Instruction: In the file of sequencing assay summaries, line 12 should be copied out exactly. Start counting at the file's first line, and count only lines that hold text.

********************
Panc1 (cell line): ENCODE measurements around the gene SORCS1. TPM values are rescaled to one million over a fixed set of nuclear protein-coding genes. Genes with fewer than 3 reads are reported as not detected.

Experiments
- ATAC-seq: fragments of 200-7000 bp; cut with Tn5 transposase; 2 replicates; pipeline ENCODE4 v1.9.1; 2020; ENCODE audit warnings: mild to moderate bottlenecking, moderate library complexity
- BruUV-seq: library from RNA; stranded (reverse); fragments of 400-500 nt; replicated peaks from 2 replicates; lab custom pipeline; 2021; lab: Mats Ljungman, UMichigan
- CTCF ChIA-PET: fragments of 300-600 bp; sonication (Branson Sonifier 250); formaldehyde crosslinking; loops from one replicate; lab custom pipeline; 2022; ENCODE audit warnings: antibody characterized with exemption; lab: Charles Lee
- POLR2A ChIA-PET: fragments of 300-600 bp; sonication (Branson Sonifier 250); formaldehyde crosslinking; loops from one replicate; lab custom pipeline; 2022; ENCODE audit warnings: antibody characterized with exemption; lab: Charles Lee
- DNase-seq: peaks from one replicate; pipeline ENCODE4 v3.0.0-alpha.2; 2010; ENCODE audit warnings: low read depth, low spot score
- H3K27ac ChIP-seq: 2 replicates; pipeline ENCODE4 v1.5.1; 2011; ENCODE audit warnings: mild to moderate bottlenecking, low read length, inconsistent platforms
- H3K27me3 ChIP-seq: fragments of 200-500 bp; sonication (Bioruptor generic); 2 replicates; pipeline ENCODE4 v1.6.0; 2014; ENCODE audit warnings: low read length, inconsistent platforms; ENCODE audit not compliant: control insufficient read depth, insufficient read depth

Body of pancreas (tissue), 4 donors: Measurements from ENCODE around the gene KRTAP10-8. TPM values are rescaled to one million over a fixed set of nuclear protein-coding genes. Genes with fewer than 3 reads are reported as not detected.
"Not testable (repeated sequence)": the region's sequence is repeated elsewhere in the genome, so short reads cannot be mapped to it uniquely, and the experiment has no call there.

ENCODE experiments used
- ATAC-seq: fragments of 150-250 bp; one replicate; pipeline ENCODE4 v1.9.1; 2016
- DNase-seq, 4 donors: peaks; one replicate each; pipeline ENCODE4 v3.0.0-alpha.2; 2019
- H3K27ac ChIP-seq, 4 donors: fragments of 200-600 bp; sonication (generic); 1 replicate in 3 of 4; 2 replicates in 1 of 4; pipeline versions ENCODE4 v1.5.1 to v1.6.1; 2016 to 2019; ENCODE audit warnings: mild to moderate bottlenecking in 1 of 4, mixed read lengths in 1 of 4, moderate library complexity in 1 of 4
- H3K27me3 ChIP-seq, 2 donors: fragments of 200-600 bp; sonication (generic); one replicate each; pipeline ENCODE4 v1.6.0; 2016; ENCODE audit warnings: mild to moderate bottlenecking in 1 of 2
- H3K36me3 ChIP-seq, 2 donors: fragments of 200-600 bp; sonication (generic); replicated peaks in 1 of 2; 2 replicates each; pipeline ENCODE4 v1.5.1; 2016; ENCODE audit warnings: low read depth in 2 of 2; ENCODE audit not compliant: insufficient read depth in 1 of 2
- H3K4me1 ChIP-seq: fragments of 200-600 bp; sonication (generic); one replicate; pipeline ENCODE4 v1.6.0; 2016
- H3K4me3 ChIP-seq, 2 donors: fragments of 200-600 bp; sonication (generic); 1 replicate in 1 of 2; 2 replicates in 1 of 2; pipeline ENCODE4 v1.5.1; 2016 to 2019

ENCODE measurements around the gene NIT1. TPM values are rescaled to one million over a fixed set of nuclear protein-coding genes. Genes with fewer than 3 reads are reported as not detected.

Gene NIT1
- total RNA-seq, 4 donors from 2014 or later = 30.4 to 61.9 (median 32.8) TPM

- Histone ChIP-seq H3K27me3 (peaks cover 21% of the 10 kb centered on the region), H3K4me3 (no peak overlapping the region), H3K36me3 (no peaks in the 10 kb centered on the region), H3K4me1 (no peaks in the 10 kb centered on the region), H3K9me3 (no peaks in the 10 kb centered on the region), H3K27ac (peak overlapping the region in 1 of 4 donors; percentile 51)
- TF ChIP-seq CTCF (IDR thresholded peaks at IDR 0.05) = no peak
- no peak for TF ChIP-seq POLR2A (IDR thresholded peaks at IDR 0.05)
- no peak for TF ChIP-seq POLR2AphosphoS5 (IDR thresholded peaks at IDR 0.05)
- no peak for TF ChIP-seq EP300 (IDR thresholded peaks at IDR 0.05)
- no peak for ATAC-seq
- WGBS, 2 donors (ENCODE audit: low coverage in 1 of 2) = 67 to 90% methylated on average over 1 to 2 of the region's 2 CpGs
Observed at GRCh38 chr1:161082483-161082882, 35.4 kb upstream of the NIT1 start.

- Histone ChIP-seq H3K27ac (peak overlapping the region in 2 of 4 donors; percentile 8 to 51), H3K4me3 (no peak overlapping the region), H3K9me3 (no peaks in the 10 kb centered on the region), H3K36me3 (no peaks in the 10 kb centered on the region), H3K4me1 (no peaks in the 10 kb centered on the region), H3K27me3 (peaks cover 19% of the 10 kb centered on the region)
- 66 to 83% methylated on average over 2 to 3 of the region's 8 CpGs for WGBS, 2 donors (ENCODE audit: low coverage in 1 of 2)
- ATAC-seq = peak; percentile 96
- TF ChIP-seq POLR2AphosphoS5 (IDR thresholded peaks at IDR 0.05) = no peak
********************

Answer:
ENCODE experiments used